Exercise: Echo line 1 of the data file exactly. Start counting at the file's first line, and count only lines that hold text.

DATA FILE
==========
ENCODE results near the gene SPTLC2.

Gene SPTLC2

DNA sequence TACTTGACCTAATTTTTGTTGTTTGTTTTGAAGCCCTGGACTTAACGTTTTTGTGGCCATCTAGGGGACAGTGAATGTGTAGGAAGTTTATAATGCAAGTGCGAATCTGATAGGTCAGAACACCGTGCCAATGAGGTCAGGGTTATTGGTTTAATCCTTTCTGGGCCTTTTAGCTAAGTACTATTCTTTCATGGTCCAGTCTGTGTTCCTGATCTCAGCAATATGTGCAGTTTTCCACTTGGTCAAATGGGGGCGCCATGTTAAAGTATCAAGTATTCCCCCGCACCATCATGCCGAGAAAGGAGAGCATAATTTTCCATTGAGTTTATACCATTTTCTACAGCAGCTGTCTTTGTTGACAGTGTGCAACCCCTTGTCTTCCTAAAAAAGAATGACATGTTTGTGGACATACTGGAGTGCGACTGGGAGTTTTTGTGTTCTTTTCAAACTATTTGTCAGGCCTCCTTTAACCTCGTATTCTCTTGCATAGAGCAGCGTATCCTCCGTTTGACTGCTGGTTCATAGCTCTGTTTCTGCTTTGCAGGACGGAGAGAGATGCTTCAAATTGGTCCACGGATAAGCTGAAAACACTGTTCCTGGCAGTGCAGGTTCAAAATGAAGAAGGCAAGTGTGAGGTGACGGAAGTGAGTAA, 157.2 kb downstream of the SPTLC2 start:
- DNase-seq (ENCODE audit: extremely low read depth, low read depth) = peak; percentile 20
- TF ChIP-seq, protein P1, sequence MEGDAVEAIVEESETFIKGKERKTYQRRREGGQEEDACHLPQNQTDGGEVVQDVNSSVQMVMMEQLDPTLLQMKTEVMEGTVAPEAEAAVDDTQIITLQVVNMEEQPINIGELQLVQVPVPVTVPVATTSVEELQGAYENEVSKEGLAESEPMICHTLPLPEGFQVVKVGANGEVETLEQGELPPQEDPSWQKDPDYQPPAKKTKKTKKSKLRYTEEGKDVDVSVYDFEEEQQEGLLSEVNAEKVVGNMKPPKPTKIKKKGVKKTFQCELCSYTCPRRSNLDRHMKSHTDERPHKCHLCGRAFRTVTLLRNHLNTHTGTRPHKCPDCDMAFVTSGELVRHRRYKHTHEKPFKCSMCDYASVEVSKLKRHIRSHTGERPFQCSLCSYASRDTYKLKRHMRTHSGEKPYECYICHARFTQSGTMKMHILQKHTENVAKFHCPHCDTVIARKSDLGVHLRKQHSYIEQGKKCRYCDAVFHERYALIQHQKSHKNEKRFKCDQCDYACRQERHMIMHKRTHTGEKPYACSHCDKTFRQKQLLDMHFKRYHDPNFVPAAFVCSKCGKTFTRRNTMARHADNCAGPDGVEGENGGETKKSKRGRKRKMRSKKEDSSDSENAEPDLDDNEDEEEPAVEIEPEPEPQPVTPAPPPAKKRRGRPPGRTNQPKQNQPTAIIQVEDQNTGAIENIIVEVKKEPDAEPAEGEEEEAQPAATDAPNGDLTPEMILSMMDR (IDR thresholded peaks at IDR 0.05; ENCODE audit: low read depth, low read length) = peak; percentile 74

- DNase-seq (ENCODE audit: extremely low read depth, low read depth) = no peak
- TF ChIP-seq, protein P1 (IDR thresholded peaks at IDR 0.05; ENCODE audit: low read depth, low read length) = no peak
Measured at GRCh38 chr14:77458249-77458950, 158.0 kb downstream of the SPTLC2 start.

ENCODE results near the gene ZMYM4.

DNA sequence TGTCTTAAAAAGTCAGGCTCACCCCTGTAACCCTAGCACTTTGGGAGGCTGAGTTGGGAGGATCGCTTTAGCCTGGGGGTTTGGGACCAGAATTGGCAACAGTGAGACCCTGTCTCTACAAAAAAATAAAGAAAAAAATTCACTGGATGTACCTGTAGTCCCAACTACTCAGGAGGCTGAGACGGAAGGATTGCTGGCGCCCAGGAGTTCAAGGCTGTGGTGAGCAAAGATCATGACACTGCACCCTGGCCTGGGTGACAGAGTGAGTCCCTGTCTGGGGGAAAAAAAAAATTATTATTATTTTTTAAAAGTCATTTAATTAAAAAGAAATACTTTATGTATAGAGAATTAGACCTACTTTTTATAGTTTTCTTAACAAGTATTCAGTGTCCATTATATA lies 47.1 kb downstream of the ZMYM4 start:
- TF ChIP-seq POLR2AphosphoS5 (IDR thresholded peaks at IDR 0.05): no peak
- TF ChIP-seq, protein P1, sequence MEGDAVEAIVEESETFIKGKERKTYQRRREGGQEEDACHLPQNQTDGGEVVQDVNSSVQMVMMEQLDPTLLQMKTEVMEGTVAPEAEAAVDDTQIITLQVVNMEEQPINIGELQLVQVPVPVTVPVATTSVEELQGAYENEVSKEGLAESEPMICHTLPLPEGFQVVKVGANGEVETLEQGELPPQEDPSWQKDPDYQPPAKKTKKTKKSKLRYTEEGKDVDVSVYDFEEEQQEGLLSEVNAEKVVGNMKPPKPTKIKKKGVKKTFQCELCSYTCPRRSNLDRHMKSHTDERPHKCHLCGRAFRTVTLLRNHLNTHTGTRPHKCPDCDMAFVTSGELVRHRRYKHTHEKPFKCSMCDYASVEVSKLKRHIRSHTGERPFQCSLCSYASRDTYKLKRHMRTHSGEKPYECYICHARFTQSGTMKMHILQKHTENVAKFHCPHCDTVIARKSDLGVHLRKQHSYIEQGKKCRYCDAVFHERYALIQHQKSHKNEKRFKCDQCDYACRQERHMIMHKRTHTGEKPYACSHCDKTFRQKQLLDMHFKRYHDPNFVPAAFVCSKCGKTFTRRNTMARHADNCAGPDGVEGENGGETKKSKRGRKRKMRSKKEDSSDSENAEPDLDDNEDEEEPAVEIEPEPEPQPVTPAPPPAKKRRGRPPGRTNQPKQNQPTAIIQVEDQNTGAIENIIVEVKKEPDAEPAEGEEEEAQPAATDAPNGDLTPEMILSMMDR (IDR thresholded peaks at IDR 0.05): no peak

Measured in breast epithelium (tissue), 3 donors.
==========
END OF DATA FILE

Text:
ENCODE results near the gene SPTLC2.